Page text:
Kaman K-1200 K-MAX-EN
Kaman K-1200 K-MAX
Shown here as a model in scale of 1 : 6 – built by Thorsten Siee
The Kaman K-MAX (Company designation K-1200) is an American helicopter with intermeshing rotors (synchropter) built by Kaman Aircraft. It is optimized for external load operations, and is able to lift a payload of over 6,000 pounds (2,722 kg), which is more than the helicopter’s empty weight. A remote controlled unmanned aerial vehicle version is being developed and is being evaluated in extended practical service in the war in Afghanistan.
Anton Flettner was the developer of the former German helicopter Flettner Fl 282 “Kolibri” (Hummingbird), which had the principle of counter-rotating side-by-side intermeshing (combing) rotors, as the means to solve the problem of torque compensation, normally countered in single rotor helicopters by a tail rotor or vented blower exhaust.
The K-MAX series are the latest in a long line of Kaman synchropters, the most famous of which is the HH-43 Huskie. The first turbine-powered helicopter was also a Kaman synchropter.
The K-1200 K-MAX “aerial truck” is the world’s first helicopter specifically designed, tested, and certified for repetitive external lift operations and vertical reference flight (Kaman received IFR Certification in 1999), an important feature for external load work. Other rotorcraft used for these tasks are adapted from general-purpose helicopters, or those intended to primarily carry passengers or internal cargo. The aircraft’s narrow, wedge-shaped profile and bulging side windows gives the pilot a good view of the load looking out either side of the aircraft.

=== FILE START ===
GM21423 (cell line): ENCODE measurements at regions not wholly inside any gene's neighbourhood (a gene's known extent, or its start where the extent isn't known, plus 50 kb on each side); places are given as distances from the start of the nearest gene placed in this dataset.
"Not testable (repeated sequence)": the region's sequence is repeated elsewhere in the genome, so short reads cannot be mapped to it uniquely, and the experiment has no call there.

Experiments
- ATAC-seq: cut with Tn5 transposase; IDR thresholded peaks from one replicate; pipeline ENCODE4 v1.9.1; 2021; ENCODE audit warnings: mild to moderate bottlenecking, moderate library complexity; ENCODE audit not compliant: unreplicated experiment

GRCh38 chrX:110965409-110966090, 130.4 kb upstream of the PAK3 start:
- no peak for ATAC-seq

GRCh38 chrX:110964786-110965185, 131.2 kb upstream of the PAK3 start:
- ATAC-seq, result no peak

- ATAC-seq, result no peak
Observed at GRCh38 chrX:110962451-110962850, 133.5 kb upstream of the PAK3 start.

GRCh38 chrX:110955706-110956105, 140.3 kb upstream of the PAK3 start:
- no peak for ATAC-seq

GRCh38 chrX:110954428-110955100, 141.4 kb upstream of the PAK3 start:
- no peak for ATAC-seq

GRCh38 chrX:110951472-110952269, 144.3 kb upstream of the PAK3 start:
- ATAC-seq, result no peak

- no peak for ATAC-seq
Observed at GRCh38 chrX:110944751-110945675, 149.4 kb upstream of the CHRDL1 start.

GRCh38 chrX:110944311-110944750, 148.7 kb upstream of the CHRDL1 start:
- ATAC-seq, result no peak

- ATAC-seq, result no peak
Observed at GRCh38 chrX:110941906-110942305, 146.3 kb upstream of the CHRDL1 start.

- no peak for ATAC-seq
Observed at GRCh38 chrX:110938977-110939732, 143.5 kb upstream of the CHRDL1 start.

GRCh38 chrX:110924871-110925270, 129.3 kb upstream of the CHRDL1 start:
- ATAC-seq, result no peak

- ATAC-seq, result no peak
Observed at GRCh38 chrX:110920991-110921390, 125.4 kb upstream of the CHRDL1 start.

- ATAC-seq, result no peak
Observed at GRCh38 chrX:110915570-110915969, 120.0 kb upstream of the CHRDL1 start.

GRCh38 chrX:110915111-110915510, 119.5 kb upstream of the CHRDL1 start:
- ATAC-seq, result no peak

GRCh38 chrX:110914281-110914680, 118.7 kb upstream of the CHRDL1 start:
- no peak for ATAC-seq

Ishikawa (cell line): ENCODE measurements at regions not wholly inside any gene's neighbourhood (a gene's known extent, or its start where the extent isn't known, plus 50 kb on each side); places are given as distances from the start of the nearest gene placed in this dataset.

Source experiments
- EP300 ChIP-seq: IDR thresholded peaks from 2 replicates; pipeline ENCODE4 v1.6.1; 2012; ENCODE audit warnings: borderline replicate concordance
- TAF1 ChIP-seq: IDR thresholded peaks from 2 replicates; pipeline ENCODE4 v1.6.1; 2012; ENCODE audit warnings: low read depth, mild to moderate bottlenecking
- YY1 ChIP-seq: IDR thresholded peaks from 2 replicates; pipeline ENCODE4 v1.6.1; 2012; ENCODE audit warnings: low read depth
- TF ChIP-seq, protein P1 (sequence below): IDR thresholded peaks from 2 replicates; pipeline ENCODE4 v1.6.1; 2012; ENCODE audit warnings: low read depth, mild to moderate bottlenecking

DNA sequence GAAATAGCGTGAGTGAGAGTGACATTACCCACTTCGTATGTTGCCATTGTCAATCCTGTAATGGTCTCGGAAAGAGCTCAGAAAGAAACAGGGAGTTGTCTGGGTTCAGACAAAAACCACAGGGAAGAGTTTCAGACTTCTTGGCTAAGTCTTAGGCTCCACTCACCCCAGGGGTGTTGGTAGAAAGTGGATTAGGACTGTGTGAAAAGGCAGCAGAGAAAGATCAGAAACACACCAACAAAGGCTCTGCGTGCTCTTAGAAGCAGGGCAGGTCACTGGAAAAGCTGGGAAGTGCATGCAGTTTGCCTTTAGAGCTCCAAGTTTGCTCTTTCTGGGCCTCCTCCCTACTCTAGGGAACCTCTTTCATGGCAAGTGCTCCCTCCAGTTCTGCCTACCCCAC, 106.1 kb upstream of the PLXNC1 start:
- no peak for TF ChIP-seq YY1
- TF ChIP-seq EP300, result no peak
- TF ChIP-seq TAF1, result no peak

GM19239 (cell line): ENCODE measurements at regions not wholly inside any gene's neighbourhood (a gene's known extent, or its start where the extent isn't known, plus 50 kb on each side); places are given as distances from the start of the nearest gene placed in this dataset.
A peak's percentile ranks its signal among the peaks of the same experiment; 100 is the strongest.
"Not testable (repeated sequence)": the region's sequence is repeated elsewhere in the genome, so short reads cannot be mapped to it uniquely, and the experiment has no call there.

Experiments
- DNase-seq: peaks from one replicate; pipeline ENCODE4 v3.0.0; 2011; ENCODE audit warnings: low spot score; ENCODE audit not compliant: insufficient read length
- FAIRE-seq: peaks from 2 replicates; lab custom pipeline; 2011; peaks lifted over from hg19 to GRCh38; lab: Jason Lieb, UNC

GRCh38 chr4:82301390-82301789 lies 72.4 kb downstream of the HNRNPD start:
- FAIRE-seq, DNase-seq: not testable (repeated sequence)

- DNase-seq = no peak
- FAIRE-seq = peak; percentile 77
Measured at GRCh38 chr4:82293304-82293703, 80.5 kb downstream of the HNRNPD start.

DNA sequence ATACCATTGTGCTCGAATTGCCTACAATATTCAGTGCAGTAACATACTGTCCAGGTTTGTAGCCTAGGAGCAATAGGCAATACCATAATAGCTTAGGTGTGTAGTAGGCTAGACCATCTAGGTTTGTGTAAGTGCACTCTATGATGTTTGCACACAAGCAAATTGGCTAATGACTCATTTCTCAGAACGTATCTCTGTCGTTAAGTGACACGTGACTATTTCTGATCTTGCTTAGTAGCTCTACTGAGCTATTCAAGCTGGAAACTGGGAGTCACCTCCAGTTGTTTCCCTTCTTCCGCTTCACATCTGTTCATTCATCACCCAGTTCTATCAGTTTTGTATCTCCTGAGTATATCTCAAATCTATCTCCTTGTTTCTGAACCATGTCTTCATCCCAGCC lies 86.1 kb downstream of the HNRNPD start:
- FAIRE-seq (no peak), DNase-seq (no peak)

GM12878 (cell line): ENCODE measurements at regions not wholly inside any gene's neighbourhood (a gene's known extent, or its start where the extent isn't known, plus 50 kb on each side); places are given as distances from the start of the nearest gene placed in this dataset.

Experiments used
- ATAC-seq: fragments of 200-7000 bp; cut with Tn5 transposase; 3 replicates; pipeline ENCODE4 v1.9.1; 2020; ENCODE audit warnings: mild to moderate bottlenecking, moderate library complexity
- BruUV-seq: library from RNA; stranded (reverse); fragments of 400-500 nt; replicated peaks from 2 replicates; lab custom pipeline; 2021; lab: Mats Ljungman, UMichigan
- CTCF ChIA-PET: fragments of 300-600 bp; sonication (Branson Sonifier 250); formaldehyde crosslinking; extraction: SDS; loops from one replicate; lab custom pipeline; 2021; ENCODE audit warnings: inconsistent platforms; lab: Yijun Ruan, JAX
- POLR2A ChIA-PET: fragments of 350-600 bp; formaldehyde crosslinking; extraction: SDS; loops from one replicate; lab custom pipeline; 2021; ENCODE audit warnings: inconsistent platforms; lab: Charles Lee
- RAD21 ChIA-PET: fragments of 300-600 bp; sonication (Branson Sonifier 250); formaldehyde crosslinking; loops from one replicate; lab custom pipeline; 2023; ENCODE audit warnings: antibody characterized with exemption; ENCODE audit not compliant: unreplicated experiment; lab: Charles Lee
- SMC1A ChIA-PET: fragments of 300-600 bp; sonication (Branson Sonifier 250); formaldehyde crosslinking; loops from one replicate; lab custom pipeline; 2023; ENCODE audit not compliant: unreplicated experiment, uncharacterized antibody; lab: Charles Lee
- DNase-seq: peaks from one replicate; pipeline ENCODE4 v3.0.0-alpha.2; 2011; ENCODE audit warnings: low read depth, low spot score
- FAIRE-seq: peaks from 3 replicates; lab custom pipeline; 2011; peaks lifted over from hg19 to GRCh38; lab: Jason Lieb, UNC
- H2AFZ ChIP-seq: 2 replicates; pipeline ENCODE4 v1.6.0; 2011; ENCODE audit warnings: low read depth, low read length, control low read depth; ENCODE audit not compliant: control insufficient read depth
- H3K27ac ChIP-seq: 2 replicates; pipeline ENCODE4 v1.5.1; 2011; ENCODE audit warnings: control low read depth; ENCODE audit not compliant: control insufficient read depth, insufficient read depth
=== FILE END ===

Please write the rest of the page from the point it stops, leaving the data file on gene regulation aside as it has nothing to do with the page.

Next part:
The transmission has a reduction ratio of 24 in three stages, and is designed for infinite life. The rotor blades are built with a wooden spar and fiberglass trailing edge sections. Wood was chosen for its damage tolerance, fatigue resistance and to take advantage of field experience and qualification data amassed from a similar spar on the HH-43 helicopter, built for the U.S. Air Force in the 1950s and 1960s.
The K-MAX relies on the two primary advantages of synchropters over conventional helicopters. The first of these is the increased efficiency compared to conventional rotor-lift technology; the other is the synchropter’s natural tendency to hover. This increases stability, especially for precision work in placing suspended loads. At the same time, the synchropter is more responsive to pilot control inputs, making it possible to easily swing a load, to scatter seed, chemicals, or water over a larger area.
A K-MAX has been used for demolition work by having a wrecking ball as sling load.
Thirty-eight K-1200 K-MAX helicopters have been built. As of February 2012, 13 of these were not airworthy or have been written off in accidents. The production line was shut down in 2003, but may restart if the U.S. Marine Corps orders more autonomous K-MAXs.
Text from Wikipedia, the free encyclopedia